Category Archives: Books

5 Friday Faves – October Creepy, New Politically Charged Words, Dads, Lockdown, and Family Glue

1) October Creepy – This year, we seem to be in need of bigger and earlier seasonal celebrations. Our neighborhood could totally be a drive-through Halloween fête with houses and yards dressed up on all sorts of creepy ghouls and goblins. The kids must love it!

For musical creepiness, Nathan Mills (Beyond the Guitar) delivers with five spooky themes (from shows too scary for me).  Never having seen the shows, his interpretation of these themes is lovely and haunting (maybe that’s where the spooky comes in). Enjoy.

Still my favorite October offering of his is the theme from Stranger Things. All that sound from one guitar?! Crazy good! Here it is again:

2) New Politically Charged Words – These words may not be new to you, but they are to me. What words have you had to sort out in these strange times of redefining culture and society? Please comment below with words of your own that have forced their way into your vocabulary. For you non-native English speakers/readers, how about in your language? Any words you’d be willing to teach us?

Photo Credit: Schools Week

Disabuse – to undeceive

Mansplaining – a man talking down to a woman, explaining something he assumes she does not understand

Safetyism – a culture or worldview where safety is considered sacred and must be protected

“Dog whistle” – a coded message communicated through words or phrases commonly understood by a particular group of people, but not by others

Panderto provide gratification for others’ desires; to cater to or exploit the weaknesses of others

Schadenfreude – enjoyment obtained from the troubles of others

Illiberal – opposed to liberalism, not broad-minded

Populista member of a political party claiming to represent the common people

3) Dads – Do an online search of the importance of fathers and you’ll be reading all day. We are so grateful for our moms (see Friday Fave 5 below), but dads are the unsung heroes. My biological father was a ghost in my life. After my parents divorced when I was 5 years old, I saw him once after that. Once. Fortunately we later had a step-dad who became a dad to us.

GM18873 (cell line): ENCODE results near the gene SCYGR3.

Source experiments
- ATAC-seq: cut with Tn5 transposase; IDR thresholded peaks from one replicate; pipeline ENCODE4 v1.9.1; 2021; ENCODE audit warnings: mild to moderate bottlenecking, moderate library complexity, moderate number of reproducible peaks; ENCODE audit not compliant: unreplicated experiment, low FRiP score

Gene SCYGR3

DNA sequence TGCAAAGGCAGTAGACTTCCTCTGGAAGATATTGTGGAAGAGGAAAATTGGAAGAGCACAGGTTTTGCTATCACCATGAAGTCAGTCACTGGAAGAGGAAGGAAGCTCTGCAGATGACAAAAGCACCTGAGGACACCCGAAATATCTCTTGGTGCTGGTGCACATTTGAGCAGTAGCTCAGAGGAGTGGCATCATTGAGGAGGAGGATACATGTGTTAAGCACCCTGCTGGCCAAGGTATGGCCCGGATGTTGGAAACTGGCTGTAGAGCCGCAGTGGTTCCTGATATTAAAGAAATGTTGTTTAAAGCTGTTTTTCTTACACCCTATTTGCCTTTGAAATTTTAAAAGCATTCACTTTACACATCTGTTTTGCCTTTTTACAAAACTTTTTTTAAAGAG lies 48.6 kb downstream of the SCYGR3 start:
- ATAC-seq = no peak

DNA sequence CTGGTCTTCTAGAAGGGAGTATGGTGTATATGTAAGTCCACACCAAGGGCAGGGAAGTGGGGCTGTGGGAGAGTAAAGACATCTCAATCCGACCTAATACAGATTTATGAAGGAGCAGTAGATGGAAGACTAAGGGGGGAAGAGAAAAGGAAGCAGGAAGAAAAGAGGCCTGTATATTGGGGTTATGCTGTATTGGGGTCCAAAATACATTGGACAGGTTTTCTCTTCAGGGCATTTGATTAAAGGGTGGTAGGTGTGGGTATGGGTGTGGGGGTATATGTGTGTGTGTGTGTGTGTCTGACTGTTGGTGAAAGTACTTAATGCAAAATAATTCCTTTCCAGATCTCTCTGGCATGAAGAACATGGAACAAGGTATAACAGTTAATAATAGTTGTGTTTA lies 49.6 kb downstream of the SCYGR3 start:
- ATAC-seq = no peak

Having dads actively involved in kids’ lives, whether they live with them or not, can make huge differences in their success in life. Both in how they see themselves and their place in the world. It matters.

These two videos are just a small evidence of impact. Sweet!

Dads make a difference. We all know it. Get up out of the recliner, Dad! We know you’re tired, and we understand it isn’t always easy to connect with your family. Go find that son, daughter, grand of yours…and be to them what no one else can be.

4) Lockdowns – Physical distancing will continue for many of us especially those most at risk for contracting COVID-19, but for the rest of the world, “lockdown is a terrible experiment”. So says Harvard epidemiologist Martin Kulldorff. We’re told to “follow the science” which seems reasonable, but the science is evolving. COVID-19 is a new disease. We are learning every day.

Photo Credit: Twitter, Martin Kulldorff [I took a screenshot in case his Twitter account got shut down or the Tweet deleted.]

Dr. Kulldorff and more and more others are encouraging “focused protection” – with the elderly and others at higher risk the focus. Then everyone  else should take precautions – wash hands, keep some distance, maybe wear masks. However, any proposal to lockdown a whole state or country will only cause its own harm. The unnamed prognosticator Ethical Skeptic says the same as he follows data of deaths not by COVID per se but related to COVID (in particular, lockdowns).

‘Lockdown Is a Terrible Experiment’ – An Interview with Dr. Martin Kulldorff – Fraser Myers

5) Family Glue – When the image below crossed my Facebook newsfeed, it immediately resonated. My mom was our family’s glue (my mom-in-law continues to be the glue on my husband’s side of the family). Photo Credit: Lessons Learned in Life, Cardinal Crossing, Facebook

When Mom died, we still rallied around our Dad.

When he died, things got a little shaky. Someone has to take over that role of family glue, or holiday celebrations shift and family gatherings, in general, become tenuous. I would have loved taking on the responsibility of holding our extended family together, but living far from them made that impossible. Still, we try. How thankful I am for siblings, nieces and nephews who make space in their schedules and nearer relationships to gather to celebrate the memories of great old ones gone before us and the family bond we carry. What a blessing!

Who is your family’s glue? How do you hold together over the years? You folks who still manage family reunions and fun traditions are my heroes. You who put up with all the idioscyncrasies and prickly nature of family hold a deep place in my heart.

I hope our children have family glue in their DNA. My Mom’s delight in us, her readiness to always forgive, her holding us together no matter what are in my DNA for sure. So thankful for her…my mom-in-law, and those in our extended families applying the glue.

Glue only works in contact with what needs gluing.

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Friday Faves on a Monday. The struggle is real sometimes. Like a friend says, life itself must always trump writing about life. Blessings on you, Dear Ones.

Bonuses:

YouTube Video – 200 Kids Sing A Cappella Style – You Raise Me Up by Josh Groban – Peter Hollens